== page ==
Murkowski is the ranking Republican on the Senate Energy and Natural Resources Committee. She criticized ACES for not promoting nuclear and oil and gas development. When her committee took up its own energy bill earlier this year, she pushed for a lower renewable energy standard of 15 percent by 2021, opening the Florida coast to oil drilling, creating a green bank that could heavily benefit nuclear development, and providing ample funding to Alaska’s natural gas pipeline project. 

Richard Burr (D-N.C.): $55,449

Burr, a member of the Senate Energy and Natural Resources Committee, believes in an “all options on the table” approach. He supports energy efficiency and renewable energy development, as well as continued oil exploration. He also believes nuclear “can and must be part of the energy solution if our country wants to achieve meaningful reductions in greenhouse gas emissions.”

Evan Bayh (D-Ind.): $42,550

Bayh is also a member of the Senate Energy and Natural Resources Committee. Indiana is a manufacturing state that relies almost entirely on coal for electricity. Bayh opposed even a low 15 percent Renewable Electricity Standard, and he opposed cap-and-trade last year saying he wanted to protect consumers.

Charles Grassley (R-Iowa): $25,000

Grassley is a member of the Senate Finance Committee that will work out the details of emissions allocations. He says he would have voted against the House version of ACES. Grassley’s state is No. 2 in wind power, but he worries about higher energy prices for farmers, and he is skeptical of the trade part of a cap-and-trade program being gamed by Wall Street. He also worries about international competition: “It’s going to be very detrimental to the economy of the United States if we pass a bill an the other counties of the world don’t follow along – and I have my doubts if they will follow along.”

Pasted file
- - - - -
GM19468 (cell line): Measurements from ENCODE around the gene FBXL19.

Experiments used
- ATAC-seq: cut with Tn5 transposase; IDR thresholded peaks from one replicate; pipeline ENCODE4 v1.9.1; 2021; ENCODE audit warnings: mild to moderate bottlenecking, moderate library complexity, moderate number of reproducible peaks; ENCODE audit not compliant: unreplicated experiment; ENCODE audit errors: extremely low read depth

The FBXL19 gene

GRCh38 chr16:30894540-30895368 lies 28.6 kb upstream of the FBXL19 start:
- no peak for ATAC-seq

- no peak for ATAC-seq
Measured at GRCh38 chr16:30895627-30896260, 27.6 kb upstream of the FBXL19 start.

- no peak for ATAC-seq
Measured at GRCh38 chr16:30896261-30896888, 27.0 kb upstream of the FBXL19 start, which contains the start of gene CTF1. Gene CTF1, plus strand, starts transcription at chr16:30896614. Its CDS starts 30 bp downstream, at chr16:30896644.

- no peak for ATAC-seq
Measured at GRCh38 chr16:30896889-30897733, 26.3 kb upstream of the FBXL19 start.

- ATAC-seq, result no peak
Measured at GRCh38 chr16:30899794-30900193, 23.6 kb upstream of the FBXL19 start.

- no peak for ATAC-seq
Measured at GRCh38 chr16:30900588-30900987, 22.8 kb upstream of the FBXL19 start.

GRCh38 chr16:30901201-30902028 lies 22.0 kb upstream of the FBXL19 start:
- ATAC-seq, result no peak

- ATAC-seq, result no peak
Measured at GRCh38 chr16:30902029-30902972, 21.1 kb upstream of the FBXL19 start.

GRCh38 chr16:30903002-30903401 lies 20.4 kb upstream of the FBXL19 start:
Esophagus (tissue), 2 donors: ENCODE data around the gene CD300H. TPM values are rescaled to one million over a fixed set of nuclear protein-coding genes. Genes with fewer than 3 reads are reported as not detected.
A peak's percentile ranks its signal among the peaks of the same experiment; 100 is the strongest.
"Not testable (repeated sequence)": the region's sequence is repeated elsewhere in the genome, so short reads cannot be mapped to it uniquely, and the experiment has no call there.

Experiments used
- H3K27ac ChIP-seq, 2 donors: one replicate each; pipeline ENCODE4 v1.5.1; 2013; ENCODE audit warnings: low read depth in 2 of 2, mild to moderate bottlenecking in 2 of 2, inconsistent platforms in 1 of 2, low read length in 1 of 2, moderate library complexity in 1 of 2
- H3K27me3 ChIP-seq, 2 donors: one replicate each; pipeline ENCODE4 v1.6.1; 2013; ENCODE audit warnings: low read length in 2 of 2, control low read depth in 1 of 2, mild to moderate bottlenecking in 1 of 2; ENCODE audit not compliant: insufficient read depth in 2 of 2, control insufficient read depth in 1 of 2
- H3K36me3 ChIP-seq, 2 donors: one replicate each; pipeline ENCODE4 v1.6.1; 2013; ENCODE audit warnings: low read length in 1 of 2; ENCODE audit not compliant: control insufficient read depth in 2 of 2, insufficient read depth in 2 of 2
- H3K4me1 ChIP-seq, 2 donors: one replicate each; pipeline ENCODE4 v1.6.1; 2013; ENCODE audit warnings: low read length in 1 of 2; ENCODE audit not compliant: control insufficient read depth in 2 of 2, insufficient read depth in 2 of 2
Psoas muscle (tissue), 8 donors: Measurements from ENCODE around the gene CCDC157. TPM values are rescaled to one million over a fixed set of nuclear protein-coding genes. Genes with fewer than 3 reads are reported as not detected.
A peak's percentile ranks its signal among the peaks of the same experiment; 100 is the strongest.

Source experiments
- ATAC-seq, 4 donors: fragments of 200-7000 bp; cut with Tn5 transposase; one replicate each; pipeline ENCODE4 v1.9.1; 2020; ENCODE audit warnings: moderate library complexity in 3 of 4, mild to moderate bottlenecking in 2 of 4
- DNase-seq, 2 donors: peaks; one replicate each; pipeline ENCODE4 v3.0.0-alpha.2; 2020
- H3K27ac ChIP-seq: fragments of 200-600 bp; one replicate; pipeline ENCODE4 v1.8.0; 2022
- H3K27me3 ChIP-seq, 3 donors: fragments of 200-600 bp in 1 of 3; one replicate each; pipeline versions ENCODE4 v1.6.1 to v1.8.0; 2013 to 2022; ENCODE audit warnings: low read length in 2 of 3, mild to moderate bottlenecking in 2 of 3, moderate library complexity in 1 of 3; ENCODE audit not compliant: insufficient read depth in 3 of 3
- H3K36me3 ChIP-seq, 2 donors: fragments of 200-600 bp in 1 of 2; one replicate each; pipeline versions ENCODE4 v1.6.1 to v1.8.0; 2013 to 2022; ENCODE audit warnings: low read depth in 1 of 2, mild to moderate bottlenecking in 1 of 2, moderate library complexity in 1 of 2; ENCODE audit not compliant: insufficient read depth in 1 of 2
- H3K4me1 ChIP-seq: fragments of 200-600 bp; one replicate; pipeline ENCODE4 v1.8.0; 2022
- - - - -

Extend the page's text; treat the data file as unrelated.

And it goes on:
Blanche Lincoln (D-Ark.): $22,850

Lincoln is a member of the Senate’s Energy and Natural Resources Committee, as well as its Agriculture and Finance committees. She supports offshore drilling, has pushed to reduce any national renewable energy standard, and has called the House version of the energy bill “a complete non-starter”.

Arlen Specter (D-Pa.): $22,499

Specter, who recently switched his party affiliation, is a member of the Senate Environment and Public Works Committee and comes from a coal-producing state. In the second sentence of his home page’s energy discussion he writes: “Pennsylvania’s strong agricultural, manufacturing and other industrial sectors rely heavily on energy production, and Pennsylvania consumers deserve reliable, affordable energy.” However, he also has supported up to a 20 percent renewable energy standard.

Richard Shelby (R-Ala.): $20,650

Shelby summed up his opinion of the cap-and-trade policy this way: “That would be the biggest tax you have ever seen.” To cut U.S. reliance on foreign oil, he stands behind the GOP’s all-of-the-above policy, including more drilling offshore and in the Arctic National Wildlife Refuge.

David Vitter (R-La.): $19,499

Vitter, a member of the Environment and Public Works Committee that is spearheading the climate bill in the Senate, is vehemently against putting a price on carbon emissions. He argues that it would “have a profoundly negative impact on Louisiana’s economy in particular, bringing about significant job loss and increased energy prices – neither of which we need in these trying economic times." Vitter was tied for dead last on the Republicans for Environmental Protection’s 2008 Senate Scorecard.

Robert Bennett (R-Utah): $18,500

Bennett, a member of the Senate Energy and Natural Resources Committee, believes global warming is a serious issue, but says he worries about the cost of regulation to his constituents.

The Top 10 Senate recipients of electric utilities-related campaign cash since 1990 who are still in the chamber are:

  1. John McCain (R-Ariz.) $709,391
  2. George Voinovich (R-Ohio), $570,726
  3. Mary Landrieu (D-La.), $525,590
  4. Lindsey Graham (R-SC), $515,177
  5. Richard Burr (R-N.C.), $494,594
  6. Max Baucus (D-Mont., Finance Committee Chairman), $473,143
  7. Jeff Bingaman (D-N.M., Energy and Natural Resources Committee Chairman) $464,909
  8. Arlen Specter (D-Pa.), $452,996
  9. James Inhofe (R-Okla.) $435,967
  10. Mitch McConnell (R-Ky.), $365,000.